In an attempt to defuse tensions, U.S. troops carried out patrols in SDF-controlled territory that was targeted by Turkey.
The fight against ISIS in the Hajin area of eastern Syria resumed on November 11, following what the SDF said were “intensive contacts” with the international Coalition and “strong diplomatic activity” to defuse the crisis.
On November 21, defense secretary James Mattis said the U.S. military was “putting in observation posts in several locations” along the northern Syrian border so that they could “track any threat that we can spot going up into Turkey.”
Mattis said that the installation of observation points was designed to ensure that “the people we have fighting down in the [Middle Euphrates River Valley] are not drawn off that fight.”
On December 7, Turkey’s National Defense Minister Hulusi Akar asked the United States to abandon its new military observation posts in northern Syria in a meeting with U.S. Special Representative Jeffrey, but the Pentagon on Tuesday announced the posts’ establishment on the northeast Syria border region.
On Thursday, the Chairman of the U.S. Joint Chiefs of Staff General Joseph Dunford, spoke with Chief of the Turkish General Staff General Yasar Guler about the U.S. observation posts, which a statement said were “established to address Turkish security concerns.”
Dunford “emphasized that the observation posts will continue to focus on and deter threats from Syria toward the Turkish southern border” and that “the U.S. remains committed to coordinating efforts with Turkey to bring stability to northeastern Syria.”
The recent halt in the SDF fight against ISIS was not the first. Earlier this year, the SDF fighters withdrew to defend the Efrin enclave after Turkish military forces backed Syrian opposition fighters to take region from the YPG in a two-month air and ground offensive called Operation Olive Branch.
There was no ISIS presence in Efrin.
Mogherini calls for rapid implementation of Manbij roadmap
Mogherini said “the rapid implementation of the roadmap agreed between Turkey and the U.S. on Manbij is key.”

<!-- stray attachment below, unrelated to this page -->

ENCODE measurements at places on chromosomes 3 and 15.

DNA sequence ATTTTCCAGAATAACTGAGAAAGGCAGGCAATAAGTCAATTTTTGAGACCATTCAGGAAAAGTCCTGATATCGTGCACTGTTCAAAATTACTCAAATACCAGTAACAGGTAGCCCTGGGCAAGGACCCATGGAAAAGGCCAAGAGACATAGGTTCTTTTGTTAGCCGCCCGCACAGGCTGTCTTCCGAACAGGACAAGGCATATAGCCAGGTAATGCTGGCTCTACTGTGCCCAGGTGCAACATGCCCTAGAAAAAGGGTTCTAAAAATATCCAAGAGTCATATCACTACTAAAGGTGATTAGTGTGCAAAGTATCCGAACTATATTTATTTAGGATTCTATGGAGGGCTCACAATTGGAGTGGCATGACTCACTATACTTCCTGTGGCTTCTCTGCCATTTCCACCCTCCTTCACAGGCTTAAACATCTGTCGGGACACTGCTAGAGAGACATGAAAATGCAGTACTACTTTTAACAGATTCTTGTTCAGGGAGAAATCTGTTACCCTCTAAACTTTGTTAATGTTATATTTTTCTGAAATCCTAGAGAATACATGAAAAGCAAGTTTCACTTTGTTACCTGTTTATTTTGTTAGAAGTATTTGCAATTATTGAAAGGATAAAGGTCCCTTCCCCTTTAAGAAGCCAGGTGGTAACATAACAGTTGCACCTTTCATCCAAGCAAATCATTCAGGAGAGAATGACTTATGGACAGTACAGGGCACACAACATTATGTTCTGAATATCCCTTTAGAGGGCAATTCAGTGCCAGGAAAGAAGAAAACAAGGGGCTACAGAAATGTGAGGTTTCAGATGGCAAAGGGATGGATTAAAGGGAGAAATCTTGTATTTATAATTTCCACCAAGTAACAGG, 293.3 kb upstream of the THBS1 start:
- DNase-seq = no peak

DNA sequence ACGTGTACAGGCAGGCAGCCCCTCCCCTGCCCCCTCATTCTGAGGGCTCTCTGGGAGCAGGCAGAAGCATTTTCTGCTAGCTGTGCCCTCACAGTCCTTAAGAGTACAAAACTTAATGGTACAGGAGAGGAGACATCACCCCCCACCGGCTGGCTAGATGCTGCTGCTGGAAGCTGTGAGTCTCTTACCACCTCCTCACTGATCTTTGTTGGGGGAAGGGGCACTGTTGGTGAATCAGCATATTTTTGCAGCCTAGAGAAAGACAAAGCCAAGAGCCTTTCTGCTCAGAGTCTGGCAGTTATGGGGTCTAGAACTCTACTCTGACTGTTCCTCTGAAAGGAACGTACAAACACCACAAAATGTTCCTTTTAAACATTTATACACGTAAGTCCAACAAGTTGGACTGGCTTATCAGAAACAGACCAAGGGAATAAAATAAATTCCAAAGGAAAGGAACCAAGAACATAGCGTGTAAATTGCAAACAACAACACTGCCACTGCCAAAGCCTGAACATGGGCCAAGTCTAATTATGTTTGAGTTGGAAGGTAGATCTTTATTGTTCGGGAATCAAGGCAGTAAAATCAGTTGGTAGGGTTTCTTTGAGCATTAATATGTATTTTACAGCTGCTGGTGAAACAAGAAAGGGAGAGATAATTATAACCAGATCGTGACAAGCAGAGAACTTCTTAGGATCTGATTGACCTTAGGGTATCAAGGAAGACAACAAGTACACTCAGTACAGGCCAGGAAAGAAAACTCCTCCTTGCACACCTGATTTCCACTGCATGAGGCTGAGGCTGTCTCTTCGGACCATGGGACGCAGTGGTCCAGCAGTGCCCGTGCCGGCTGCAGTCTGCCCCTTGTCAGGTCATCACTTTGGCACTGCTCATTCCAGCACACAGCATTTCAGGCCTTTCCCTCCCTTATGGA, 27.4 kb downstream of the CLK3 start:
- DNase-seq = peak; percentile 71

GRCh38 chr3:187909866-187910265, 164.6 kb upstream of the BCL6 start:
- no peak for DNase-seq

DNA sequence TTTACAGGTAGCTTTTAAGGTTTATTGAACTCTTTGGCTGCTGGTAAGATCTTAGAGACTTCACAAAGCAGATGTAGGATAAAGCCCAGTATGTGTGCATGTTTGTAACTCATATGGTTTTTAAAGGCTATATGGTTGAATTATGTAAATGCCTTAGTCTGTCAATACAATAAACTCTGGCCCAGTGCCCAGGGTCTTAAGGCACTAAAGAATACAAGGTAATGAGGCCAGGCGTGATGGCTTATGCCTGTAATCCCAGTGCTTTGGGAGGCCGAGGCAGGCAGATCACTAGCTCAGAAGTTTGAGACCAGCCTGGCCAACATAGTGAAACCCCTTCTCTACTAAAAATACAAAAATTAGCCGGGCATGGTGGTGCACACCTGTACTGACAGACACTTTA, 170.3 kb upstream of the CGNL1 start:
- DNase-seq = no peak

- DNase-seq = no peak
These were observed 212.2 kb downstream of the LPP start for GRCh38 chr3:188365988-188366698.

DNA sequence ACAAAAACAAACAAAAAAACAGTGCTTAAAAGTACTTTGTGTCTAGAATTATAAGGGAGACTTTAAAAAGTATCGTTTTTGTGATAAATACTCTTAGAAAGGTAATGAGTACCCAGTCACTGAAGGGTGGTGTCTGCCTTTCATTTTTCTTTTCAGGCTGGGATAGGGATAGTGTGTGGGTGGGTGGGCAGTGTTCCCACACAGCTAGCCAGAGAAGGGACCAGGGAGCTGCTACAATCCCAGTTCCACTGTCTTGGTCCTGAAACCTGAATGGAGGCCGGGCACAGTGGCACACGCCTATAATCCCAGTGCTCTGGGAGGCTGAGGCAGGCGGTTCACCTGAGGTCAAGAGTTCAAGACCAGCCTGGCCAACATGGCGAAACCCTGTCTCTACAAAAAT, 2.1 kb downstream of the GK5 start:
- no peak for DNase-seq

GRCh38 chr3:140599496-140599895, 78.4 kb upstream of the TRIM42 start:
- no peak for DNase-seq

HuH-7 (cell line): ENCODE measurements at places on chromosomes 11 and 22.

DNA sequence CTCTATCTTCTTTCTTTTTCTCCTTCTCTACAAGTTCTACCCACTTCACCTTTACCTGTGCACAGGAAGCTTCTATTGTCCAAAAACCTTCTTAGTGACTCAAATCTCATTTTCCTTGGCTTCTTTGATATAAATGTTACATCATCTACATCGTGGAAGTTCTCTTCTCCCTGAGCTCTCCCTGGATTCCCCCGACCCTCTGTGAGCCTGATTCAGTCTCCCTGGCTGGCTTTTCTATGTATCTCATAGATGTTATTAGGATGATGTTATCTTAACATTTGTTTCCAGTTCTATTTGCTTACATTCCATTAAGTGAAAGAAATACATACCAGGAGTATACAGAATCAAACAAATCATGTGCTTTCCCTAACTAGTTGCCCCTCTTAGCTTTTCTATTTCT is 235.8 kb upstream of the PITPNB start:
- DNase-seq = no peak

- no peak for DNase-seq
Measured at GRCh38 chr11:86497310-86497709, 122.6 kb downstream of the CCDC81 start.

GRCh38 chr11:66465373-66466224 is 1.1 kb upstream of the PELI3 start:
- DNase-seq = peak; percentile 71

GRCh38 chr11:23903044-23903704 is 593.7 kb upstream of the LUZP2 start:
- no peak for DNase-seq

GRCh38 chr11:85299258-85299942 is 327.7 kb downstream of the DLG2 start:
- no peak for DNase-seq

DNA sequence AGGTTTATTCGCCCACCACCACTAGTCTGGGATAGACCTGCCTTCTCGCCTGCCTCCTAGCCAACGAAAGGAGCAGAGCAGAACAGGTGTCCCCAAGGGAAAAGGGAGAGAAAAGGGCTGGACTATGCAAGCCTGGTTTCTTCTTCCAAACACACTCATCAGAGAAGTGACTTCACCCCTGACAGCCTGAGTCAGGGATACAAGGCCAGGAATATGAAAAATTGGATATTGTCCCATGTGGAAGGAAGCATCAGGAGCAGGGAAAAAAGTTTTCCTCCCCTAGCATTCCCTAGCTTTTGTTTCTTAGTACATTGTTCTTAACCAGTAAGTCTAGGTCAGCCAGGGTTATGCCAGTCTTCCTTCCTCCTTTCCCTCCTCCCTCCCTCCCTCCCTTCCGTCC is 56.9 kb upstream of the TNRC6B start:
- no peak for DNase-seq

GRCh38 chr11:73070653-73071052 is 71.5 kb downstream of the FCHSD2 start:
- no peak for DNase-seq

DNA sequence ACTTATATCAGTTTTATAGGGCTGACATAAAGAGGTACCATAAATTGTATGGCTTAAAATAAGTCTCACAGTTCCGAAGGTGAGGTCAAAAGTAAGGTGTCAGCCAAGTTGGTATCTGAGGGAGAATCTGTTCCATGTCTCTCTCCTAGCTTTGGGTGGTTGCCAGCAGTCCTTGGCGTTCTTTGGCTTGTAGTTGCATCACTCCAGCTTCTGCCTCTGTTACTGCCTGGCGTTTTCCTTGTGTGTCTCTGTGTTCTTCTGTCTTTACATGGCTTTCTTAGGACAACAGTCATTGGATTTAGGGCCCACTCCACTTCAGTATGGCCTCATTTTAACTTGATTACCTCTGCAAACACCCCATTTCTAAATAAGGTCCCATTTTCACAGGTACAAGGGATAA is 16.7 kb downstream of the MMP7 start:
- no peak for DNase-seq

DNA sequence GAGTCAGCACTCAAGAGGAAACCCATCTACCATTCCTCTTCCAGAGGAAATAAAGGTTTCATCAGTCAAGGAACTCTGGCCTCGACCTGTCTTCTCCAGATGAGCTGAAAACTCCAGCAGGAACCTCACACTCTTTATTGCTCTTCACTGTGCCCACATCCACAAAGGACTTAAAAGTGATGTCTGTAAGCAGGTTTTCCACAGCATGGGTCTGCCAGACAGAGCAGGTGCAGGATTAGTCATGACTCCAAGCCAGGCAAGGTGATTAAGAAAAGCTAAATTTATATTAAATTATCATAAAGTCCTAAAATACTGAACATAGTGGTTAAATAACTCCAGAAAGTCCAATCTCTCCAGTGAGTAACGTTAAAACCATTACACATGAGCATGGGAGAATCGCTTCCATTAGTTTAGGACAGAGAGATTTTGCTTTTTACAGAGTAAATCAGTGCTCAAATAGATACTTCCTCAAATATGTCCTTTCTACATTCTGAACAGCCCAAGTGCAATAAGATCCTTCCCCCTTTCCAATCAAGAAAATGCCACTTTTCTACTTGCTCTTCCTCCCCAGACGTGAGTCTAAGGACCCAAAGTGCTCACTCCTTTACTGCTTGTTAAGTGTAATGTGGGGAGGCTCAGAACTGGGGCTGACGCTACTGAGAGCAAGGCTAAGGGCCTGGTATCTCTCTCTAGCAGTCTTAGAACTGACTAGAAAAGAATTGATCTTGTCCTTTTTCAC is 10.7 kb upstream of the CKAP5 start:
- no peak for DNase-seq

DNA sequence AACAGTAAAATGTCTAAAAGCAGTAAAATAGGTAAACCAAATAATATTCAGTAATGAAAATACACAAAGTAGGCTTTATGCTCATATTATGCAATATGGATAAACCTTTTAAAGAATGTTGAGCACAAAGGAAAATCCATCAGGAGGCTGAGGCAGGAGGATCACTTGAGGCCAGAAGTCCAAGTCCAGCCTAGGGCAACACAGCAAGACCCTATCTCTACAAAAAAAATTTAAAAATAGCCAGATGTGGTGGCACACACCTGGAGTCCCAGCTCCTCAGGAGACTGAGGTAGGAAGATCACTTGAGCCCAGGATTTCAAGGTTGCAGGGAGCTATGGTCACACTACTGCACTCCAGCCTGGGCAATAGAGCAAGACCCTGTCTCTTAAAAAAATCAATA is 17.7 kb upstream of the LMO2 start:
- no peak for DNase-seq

“A mutually acceptable outcome in northern Syria should address Turkey’s security concern without hampering the counter-Daesh campaign,” she said.
Her statement echoes a joint statement released after a December 7 meeting of the Turkey-U.S. High-Level Working Group on Syria when the two sides “committed to accelerated and concrete progress on the Manbij Roadmap by the end of the year.”
The SDF captured the city of Manbij from ISIS on August 12, 2016 after a 75-day battle later named “Operation Martyr and Commander Faysal Abu Layla” after the SDF commander who was killed during the battle.
At the same time, Turkey launched Operation Euphrates Shield to capture ISIS-held territory to the west of the Euphrates and prevent the SDF from expanding territory it had captured from the jihadists around Manbij, creating a tense front line near the city.
Fighters from the YPG and Women’s Protection Units (YPJ) made up the bulk of those deployed in the SDF operation, and the YPG later said it handed its points of control west of the Euphrates river to Manbij Military Council, as it had agreed ahead of the offensive.
Turkey has long disputed this version of events, but the YPG announced on June 5 that it was pulling its remaining advisors from Manbij, a day after the U.S. and Turkey agreed to the roadmap for Manbij.
The contents of the roadmap are not public, but according to Turkey’s state news agency Anadolu it includes the ‘establishment’ of a local government and a military council to provide security.
Manbij already has both of these structures, and MMC spokesperson Shervan Derwish told The Defense Post the U.S. and the Coalition pledged to protect the city before the council agreed to allow joint U.S.-Turkey patrols near the city that began in early November.
But Erdogan on Wednesday said Turkey “still not got the result it wanted” in Manbij, and on Friday said that either the U.S. “clean the city and [the YPG] leave, or we’re going into Manbij as well.”
With reporting from AFP